Mr. Philip Hammond (Runnymede and Weybridge): The arrangements for supporting asylum-seeking adults and families are changing, in accordance with the provisions in the Immigration and Asylum Act 1999. That reflects the step-change that has occurred in the burdens that are placed on local authorities and a perhaps belated understanding that economic migrants—as opposed to genuine asylum seekers—are deterred by introducing tighter controls and faster processing, and by reducing the incentives of paying benefits to those seeking asylum and allowing them to earn while their cases are processed.

For children, the system has remained unchanged. As the Minister said, all children in need are covered by the Protection of Children Act 1999. Children will continue to receive the support and protection of local authorities, although I detected in the Minister's remarks the suggestion that that system might be reviewed. It would be useful to the Committee if the Minister threw more light on the direction of the Government's thinking. I am sure that he understands the potential for resentment and local tensions that the system creates. That system is generous and open-handed, and is entirely appropriate for dealing with genuine, unaccompanied refugee children who find themselves alone in a strange land. However, if it is abused by those making huge profits trafficking in human misery by bringing economic migrants into the country, there is the danger of a backlash in the communities that suffer as a consequence.

Unfortunately, children are not exempt from the attentions of those who have turned the misery of economic migrants into a business. I am sure that the Minister will agree that we need him and his Home Office colleagues to be vigilant in ensuring that our continued generous treatment of unaccompanied asylum-seeking children—dealing with them exactly as if they were children of local families in need—is not abused in the way that our overall asylum system is clearly being abused. That abuse has led to localised heavy burdens and to local resentments.

As long as local authorities are responsible for bearing those costs and looking after those children, the Government must reimburse them. The report proposes the making of grant payments—which are, in some cases, inadequate compensation for local authorities—to defray at least part of the costs that they have incurred. We support those payments and wish them to be made as quickly as possible. That is why we do not oppose the report. However, I wish to draw to the attention of the Committee problems that local authorities face, and put several questions to the Minister.

The principal area of concern relates to the amounts of money paid. The Minister referred to Kent county council, which bears by far and away the largest burden. In 1999-2000, it will have spent some £18.15 million on looking after unaccompanied asylum-seeking children. Of that sum, about £3.06 million will be unreclaimable expenditure, including administrative expenses. How were the grant sums determined?

Has independent work been commissioned to establish the real costs that local authorities face when they seek to ensure that they are properly reimbursed for their work? That work should not place a burden on local taxpayers or result in local reduction of services.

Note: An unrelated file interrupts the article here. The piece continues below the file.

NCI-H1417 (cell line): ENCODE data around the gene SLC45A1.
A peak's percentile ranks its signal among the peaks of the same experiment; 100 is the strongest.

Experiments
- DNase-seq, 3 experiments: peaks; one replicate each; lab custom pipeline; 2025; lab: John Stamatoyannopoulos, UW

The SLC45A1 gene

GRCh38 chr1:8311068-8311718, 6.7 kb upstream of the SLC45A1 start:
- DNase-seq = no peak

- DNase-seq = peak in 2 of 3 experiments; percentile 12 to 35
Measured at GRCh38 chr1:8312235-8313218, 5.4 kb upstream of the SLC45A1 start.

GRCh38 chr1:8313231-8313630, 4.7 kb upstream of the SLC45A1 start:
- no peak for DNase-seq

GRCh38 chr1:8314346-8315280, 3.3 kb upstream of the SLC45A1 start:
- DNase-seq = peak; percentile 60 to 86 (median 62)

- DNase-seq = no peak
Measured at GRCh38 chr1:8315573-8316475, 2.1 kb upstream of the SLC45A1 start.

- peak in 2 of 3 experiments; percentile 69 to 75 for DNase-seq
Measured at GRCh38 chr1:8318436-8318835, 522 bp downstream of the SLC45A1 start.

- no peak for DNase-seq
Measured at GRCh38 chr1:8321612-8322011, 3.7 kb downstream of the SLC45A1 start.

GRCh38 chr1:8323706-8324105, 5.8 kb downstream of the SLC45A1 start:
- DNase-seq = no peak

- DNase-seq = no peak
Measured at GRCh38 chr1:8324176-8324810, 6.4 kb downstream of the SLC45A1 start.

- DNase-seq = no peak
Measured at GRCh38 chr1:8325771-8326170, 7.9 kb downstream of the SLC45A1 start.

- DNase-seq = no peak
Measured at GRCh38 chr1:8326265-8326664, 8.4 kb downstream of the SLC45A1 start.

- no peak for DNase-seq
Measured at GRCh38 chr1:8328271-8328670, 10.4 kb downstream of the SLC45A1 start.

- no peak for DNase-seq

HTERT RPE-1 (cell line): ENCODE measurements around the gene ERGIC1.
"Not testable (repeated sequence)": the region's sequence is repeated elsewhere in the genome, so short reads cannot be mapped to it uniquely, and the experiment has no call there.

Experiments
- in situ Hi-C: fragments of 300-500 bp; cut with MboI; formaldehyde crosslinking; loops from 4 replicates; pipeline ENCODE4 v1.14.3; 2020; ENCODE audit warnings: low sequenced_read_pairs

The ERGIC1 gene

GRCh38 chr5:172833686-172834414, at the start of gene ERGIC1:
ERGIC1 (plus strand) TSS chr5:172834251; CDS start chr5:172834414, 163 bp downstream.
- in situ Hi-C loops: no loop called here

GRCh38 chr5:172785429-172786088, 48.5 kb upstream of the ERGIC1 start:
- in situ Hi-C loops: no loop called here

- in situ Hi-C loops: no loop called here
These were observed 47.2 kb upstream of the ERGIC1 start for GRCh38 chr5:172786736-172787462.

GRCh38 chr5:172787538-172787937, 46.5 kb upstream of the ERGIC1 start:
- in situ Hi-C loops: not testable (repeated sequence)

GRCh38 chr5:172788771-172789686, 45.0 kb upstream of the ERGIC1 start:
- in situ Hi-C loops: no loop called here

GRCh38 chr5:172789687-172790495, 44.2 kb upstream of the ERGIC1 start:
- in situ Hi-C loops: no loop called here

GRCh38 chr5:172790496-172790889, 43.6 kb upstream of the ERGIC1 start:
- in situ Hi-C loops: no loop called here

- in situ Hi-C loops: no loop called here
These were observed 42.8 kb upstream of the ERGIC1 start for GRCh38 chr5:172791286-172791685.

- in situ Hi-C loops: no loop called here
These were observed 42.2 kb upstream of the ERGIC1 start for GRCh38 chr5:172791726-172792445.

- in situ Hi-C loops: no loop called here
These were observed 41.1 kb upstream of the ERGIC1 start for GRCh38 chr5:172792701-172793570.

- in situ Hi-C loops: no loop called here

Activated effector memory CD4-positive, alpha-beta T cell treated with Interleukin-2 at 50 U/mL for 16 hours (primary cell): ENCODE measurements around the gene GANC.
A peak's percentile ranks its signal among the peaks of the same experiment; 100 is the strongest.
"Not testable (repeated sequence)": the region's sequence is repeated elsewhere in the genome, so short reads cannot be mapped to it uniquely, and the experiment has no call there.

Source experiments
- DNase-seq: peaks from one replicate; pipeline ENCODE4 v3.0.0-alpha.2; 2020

The Minister told us that the 12 authorities with the largest number of child weeks will receive a higher level of grant, and I understand the logic of that. I question whether enough work has been done to relate the payments to be made directly to the costs incurred, which will vary with geographical location as well as the intensity of the problem.

I draw the Minister's attention to the slightly different explanation that the Minister of State, Home Office, the hon. Member for Hornsey and Wood Green (Mrs. Roche), gave on Monday to a Committee considering grant payments for adult asylum seekers in families. She said that the payments were higher in Scotland because there were fewer asylum seekers there, and thus authorities did not achieve the same economies of scale as other authorities. That is the opposite of suggesting that we pay higher grant levels to the 12 authorities with the largest numbers of unaccompanied asylum-seeking children.

What happens to unaccompanied children whose application for asylum has been processed, but who are found not to have a right to stay in the United Kingdom? The grant is not payable for children whose legal right to stay has ended, but I assume that local authorities' duty to protect and accommodate them under the Children Act 1989 would continue none the less. There might be a gap; local authorities might continue to provide help, but the Government might not reimburse them for it.

We urge the reimbursement of all costs incurred by local authorities in looking after unaccompanied asylum-seeking children. We support the measure to ensure that help gets to local authorities as quickly as possible, but I hope that I have drawn the Committee's attention to the fact that the help is not extensive enough to cover all the unaccompanied asylum-seeking, or formerly asylum-seeking, children for whom local authorities are obliged to provide. In some cases, the sums are inadequate to reimburse local authorities for their costs.

It is right for us to treat vulnerable children differently from adults and families, but such generosity is sometimes abused. We must ensure that our generous treatment of those children does not become a burden on local taxpayers or lead to reductions in local services. That would put a tremendous strain on the tolerance that is being shown by communities such as Kent, where services are regularly strained. I am sure that the Minister shares my fears that if financial burdens become intolerable in those areas and services are cut, tolerance will snap. The Government must ensure that authorities are insulated from the problem and are fully reimbursed for the costs that they incur.

10.8 am